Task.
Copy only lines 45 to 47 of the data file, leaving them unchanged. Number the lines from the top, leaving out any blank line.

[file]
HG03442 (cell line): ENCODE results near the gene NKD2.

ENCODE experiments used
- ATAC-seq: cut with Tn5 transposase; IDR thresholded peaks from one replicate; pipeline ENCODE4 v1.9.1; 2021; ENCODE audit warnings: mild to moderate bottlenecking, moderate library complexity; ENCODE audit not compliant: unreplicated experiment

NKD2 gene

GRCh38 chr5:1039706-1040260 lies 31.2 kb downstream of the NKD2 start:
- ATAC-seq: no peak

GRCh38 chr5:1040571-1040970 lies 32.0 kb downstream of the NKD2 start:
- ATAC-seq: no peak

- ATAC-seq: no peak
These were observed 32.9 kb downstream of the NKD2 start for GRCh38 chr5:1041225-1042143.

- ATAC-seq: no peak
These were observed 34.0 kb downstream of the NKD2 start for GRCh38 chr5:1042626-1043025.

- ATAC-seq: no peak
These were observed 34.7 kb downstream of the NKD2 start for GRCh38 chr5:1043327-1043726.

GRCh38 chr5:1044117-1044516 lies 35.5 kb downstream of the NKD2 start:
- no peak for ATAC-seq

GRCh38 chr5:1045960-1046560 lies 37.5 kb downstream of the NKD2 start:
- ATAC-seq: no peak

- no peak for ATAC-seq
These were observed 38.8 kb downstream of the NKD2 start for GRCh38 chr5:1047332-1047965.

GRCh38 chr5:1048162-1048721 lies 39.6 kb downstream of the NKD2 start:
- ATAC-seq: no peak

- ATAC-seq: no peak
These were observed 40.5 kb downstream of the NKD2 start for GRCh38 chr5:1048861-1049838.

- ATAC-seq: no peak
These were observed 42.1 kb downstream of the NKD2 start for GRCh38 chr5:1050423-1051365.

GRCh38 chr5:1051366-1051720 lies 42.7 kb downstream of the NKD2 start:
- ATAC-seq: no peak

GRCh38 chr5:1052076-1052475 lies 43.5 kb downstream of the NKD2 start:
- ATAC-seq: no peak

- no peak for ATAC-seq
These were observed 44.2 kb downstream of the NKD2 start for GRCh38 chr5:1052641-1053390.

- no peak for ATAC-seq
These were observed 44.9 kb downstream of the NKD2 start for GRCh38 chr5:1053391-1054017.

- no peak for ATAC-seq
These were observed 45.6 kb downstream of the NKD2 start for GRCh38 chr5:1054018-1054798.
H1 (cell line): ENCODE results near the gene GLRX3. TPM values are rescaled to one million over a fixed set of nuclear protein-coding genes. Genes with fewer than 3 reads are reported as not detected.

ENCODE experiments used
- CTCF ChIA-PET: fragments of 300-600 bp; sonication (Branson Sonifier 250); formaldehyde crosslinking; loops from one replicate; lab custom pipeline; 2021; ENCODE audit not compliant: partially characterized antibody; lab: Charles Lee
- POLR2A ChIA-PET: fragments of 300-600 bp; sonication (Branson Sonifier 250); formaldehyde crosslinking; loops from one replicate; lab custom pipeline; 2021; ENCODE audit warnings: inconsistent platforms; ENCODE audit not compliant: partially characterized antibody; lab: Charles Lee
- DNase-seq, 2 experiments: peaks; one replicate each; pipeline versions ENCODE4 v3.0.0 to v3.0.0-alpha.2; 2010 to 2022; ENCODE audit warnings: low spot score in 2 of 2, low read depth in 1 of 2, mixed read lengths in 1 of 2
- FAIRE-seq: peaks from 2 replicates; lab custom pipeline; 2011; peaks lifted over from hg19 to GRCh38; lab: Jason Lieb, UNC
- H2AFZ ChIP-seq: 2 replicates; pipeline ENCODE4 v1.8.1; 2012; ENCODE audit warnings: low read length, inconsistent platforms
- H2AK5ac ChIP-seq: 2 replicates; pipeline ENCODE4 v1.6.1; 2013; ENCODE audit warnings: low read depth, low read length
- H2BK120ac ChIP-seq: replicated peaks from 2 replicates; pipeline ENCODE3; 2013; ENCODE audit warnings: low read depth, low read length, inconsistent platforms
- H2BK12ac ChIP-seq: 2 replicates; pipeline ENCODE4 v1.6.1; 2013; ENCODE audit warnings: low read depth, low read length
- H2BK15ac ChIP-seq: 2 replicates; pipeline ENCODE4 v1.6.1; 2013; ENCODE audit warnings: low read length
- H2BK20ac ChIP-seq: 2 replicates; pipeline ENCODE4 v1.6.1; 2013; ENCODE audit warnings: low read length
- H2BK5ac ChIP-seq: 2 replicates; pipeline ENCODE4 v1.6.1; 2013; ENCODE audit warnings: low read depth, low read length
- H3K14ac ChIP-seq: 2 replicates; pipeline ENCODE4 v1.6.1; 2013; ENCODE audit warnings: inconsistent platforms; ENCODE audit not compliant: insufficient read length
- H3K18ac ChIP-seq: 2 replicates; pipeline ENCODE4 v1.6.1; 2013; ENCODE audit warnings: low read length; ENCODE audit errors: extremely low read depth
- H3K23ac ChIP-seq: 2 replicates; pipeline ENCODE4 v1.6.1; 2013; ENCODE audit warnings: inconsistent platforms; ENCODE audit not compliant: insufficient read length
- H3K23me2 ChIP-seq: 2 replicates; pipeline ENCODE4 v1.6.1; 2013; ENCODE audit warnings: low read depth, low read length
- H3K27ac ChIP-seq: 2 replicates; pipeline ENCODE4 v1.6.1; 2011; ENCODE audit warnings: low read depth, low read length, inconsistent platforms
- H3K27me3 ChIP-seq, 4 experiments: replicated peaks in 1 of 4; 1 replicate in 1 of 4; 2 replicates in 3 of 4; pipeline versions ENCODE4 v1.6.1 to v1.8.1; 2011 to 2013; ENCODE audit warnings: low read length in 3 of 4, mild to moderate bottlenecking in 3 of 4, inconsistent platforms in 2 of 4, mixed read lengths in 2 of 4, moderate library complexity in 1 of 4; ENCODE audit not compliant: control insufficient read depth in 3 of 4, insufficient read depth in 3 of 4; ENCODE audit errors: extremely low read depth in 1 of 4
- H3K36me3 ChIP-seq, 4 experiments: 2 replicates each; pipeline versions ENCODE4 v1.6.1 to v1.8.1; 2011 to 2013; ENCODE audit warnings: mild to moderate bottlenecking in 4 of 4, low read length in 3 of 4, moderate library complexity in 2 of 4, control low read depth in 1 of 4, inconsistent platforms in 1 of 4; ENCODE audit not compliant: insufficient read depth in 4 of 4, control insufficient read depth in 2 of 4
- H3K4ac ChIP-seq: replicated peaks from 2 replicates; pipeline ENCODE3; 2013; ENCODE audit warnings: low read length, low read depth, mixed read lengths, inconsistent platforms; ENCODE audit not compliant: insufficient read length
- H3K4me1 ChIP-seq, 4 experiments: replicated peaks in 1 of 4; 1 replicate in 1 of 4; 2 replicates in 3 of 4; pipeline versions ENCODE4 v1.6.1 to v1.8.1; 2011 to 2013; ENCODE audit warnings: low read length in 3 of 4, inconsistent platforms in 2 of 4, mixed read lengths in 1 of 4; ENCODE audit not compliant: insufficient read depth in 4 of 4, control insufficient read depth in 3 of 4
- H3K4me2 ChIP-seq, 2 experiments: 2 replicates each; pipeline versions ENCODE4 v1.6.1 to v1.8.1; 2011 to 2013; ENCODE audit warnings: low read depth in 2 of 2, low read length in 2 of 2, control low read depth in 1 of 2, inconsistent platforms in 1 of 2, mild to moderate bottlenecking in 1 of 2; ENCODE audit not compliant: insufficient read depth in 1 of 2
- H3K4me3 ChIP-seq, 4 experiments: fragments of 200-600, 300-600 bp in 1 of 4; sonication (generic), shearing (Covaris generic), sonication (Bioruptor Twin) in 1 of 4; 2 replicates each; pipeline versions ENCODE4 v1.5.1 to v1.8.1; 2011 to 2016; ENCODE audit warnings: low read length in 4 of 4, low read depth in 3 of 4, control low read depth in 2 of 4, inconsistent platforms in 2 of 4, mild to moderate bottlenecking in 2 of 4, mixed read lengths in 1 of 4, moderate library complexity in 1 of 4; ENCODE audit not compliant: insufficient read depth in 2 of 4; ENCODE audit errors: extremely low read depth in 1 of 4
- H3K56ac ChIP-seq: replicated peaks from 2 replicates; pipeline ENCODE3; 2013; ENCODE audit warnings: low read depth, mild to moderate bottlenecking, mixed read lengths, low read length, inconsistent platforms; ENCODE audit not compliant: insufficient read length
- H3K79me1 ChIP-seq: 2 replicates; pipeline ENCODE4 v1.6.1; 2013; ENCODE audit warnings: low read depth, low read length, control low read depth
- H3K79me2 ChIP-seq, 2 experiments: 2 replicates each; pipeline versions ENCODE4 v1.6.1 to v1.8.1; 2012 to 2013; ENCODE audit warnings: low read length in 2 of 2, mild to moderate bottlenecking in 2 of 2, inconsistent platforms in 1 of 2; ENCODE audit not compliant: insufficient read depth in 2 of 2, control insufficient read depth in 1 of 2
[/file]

- H2BK120ac ChIP-seq: replicated peaks from 2 replicates; pipeline ENCODE3; 2013; ENCODE audit warnings: low read depth, low read length, inconsistent platforms
- H2BK12ac ChIP-seq: 2 replicates; pipeline ENCODE4 v1.6.1; 2013; ENCODE audit warnings: low read depth, low read length
- H2BK15ac ChIP-seq: 2 replicates; pipeline ENCODE4 v1.6.1; 2013; ENCODE audit warnings: low read length